Honest Kitchen Dog Food Gets A Big Thumbs Up for Quality and Safety

When it comes to optimum health for your dog, look for whole food ingredients.

Don’t buy a particular brand or formula just because it says “all natural” or “premium.” Those words are more marketing buzzwords than an actual representation of the overall quality and safety of a particular dog food.

That’s the conclusion of a major dog food review by a team of researchers for Review.com, an independent research company based in Seattle. After researching the nutritional profiles and ingredients of 2,223 dog food formulas, Review.com whittled the list of recommended food formulas to 134 (manufactured by 29 brands).

Honest Kitchen formulas are listed as “trustworthy, quality, safe, ‘best’ dog foods”

The team, comprised of 7 researchers and 20 study contributors, surveyed 300 dog owners, analyzed 72 articles and studies, and studied specific ratios/ingredients provided by each company and compared them with third party sources to ensure the data lined up.

The Association of American Feed Control Officials (AAFCO), the same people who regulate livestock feed, sets dog food standards. The Food and Drug Administration (FDA) is supposed to regulate quality and safety, but the system obviously does not work well, given the number of recalls (and sick pets and pet fatalities).

Avoid Ingredients with Generic Terms like “Meat” or “Meat Meal”

After completing this current round of research, review.com recommends avoiding ingredients listed on labels under generic terms ‘meat’ and ‘meat meal,’ which indicates food typically sourced from rendering facilities. But the source of these ingredients could also be leftover slaughterhouse trimmings, deceased zoo animals, spoiled meat sourced from the grocery store rejects, or even road kill.

Numerous studies have shown a direct correlation between poor diet and health problems in dogs. The conventional wisdom among dog rescue groups is that you pay for quality dog food or you pay vet bills. Most of the health problems dogs suffer from are related to low-quality ingredients in their food (just like humans), but safety of many of those ingredients, given that dogs often eat the same food day after day, is also a big concern.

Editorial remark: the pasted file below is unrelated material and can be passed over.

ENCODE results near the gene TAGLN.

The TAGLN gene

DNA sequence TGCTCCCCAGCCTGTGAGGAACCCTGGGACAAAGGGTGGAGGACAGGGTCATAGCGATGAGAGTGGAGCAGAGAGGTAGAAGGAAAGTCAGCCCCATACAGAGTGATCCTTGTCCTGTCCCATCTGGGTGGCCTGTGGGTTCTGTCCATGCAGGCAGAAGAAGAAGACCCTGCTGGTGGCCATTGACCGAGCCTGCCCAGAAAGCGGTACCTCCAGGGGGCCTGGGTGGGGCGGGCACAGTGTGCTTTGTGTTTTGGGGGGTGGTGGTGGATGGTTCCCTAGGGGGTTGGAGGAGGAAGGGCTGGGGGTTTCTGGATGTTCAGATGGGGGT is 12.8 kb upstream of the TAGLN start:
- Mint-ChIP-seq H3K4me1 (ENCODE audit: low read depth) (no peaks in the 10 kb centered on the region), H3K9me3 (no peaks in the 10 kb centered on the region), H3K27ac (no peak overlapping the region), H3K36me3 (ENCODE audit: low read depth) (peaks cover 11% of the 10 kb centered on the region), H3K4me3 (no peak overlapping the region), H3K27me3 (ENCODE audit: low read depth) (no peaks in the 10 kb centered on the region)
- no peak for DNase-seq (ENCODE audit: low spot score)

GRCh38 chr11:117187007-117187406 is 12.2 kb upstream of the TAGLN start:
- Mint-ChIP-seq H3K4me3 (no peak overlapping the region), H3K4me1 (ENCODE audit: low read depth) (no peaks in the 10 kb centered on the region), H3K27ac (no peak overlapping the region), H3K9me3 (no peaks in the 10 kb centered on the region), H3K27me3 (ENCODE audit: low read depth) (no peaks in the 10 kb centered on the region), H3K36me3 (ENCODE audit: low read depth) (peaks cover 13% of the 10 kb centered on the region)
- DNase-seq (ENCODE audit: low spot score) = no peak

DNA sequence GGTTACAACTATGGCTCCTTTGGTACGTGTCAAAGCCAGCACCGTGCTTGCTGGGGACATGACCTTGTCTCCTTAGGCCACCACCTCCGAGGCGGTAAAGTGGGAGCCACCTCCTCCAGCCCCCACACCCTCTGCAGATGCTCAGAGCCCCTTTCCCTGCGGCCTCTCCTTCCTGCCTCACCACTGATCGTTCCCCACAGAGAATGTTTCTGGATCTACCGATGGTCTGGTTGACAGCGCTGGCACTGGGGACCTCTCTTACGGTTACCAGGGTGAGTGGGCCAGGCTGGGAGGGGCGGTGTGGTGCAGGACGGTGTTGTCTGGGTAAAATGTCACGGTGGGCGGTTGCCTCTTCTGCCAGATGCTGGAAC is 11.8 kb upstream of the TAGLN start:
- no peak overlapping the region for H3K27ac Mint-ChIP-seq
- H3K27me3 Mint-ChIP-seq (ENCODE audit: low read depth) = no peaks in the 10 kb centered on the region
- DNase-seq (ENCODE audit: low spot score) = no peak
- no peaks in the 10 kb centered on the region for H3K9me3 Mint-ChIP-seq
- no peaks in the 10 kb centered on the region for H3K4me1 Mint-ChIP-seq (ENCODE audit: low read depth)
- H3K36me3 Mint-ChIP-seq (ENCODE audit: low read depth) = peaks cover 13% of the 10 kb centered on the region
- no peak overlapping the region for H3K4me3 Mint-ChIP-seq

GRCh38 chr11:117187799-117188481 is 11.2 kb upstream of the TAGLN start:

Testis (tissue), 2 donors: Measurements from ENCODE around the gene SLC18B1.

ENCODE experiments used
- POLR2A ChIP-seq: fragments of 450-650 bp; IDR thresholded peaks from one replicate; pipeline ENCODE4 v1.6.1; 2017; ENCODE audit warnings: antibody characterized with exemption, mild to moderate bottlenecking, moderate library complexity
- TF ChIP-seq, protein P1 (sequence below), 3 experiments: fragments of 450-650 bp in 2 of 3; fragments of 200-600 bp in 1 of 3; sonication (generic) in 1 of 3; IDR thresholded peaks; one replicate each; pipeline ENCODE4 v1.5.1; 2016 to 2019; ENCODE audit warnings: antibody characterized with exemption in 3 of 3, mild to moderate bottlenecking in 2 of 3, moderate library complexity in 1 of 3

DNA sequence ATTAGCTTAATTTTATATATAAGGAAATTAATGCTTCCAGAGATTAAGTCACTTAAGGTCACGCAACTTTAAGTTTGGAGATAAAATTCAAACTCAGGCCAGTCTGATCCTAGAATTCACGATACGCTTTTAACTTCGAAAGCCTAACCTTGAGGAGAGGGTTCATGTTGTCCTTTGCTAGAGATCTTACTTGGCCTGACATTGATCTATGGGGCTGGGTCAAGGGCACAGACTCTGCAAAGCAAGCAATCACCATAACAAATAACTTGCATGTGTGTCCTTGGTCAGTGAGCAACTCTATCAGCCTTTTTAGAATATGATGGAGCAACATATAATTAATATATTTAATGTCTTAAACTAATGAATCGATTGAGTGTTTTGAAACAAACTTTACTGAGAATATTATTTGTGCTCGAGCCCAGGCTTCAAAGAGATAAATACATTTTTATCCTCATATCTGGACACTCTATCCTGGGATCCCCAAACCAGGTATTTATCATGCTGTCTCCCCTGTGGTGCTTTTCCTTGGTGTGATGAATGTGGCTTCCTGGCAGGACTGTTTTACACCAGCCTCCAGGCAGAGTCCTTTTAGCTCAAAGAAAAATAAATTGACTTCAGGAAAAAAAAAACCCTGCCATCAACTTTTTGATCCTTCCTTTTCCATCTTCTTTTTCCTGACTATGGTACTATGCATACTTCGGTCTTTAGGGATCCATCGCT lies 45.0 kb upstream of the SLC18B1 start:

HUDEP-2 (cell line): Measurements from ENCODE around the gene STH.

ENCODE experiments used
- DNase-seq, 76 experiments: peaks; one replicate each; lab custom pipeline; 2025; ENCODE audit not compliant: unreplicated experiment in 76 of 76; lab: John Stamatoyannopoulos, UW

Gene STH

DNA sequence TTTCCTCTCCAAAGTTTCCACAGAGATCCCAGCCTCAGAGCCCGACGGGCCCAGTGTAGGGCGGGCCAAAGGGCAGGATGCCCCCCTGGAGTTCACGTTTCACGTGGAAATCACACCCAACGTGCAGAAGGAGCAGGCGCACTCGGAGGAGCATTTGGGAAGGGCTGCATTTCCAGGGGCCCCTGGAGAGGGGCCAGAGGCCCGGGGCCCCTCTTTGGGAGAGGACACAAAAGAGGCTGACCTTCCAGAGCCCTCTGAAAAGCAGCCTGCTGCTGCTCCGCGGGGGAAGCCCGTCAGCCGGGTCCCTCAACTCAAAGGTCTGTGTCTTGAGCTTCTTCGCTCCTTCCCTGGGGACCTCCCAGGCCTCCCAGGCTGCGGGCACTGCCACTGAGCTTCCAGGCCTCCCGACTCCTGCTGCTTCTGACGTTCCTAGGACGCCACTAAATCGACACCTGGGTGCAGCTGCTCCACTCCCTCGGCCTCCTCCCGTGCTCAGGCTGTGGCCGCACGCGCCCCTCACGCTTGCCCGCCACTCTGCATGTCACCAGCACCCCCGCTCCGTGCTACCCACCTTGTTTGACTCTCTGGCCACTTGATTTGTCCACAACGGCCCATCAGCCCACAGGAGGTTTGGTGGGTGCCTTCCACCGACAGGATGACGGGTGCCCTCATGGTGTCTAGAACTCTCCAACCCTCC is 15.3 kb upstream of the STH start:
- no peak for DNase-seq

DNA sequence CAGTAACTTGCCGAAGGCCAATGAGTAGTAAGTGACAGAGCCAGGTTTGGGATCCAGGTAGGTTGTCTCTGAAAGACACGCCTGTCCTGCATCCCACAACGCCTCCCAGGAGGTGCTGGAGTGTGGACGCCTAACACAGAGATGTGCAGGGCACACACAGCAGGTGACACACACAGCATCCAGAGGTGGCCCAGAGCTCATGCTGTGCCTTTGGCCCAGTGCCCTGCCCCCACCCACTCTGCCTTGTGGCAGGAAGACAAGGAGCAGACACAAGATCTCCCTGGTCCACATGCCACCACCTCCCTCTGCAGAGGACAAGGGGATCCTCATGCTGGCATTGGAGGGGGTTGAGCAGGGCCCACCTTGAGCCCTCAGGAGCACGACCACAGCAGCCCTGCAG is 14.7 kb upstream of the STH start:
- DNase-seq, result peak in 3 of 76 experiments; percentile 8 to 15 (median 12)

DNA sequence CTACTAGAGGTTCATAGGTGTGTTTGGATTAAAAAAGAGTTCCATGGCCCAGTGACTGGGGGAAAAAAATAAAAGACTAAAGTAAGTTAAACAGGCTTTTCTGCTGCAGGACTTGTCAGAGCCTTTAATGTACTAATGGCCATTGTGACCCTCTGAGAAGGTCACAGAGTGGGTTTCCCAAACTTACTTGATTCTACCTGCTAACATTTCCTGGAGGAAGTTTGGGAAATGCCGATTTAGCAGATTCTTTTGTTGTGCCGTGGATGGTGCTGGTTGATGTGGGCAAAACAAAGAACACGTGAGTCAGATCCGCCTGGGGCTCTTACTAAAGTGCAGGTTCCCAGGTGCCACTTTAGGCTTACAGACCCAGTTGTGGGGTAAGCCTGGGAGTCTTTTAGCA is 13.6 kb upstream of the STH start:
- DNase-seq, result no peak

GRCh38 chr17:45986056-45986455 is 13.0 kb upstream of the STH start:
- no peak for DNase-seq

Commence the Eliminating

The number of the original 2,223 dog food formulas researchers analyzed comprised 115 brands. After reducing the number of formulas to 1,257 through various elimination protocols, the number of brands dropped to 93.

Of the 93 brands left, they reviewed their “pullback” history to look for any major recalls, any significant controversies, and unusually high numbers of customer complaints and reports. (Any brand that had multiple recalls wasn’t even considered for the study.)

Next, they eliminated brands that had been sold to large companies and, as a result, “may be changing or have changed their formulas in a manner that compromises integrity.” As in human food, review.com reported, acquisitions and changes in ownership often lead to changes in formulas and manufacturing processes. That can mean dramatically different ingredients that pet owners may not even notice.

For this reason, they explain, they eliminated dog food brands that had recently been newly acquired by large companies like P&G, because we couldn’t guarantee that the data they had on them, or the ingredients listed, were up-to-date and reliable.

Also removed were any brands that were manufactured in countries lacking credible food-quality regulations, that were known to include lesser-quality ingredients, or do not have enough available information. There were other factors that further eliminated some brands (to read details, visit review.com).

The Honest Kitchen Made the Cut

“After reviewing all 2,223 formulas, we ended up with 134 dog food formulas—manufactured by 29 brands—that we confidently recommend.” Among these 29 Brands and 124 formulas were The Honest Kitchen’s Force, Embark, and Love Dehydrated Dog Foods.

The research conducted by Review.com followed very rigid and specific review methodology. While they concede that their protocols aren’t perfect, they plan to continue to evaluate dog food brands, especially when it comes to recalls.

If our True Stories and customer reviews aren’t enough to convince you, then hopefully these expert reviewers have proven how high quality our products are!

Meet the Author: Jo Ostgarden

Jo Ostgarden is a former Dog Life columnist, and has helped vet and foster more than 100 dogs with a rescue group in Oregon for the last 15 years. She has a fur child named Nik, a tri-color English Springer Spaniel, whom she walks or runs daily, rain or shine.

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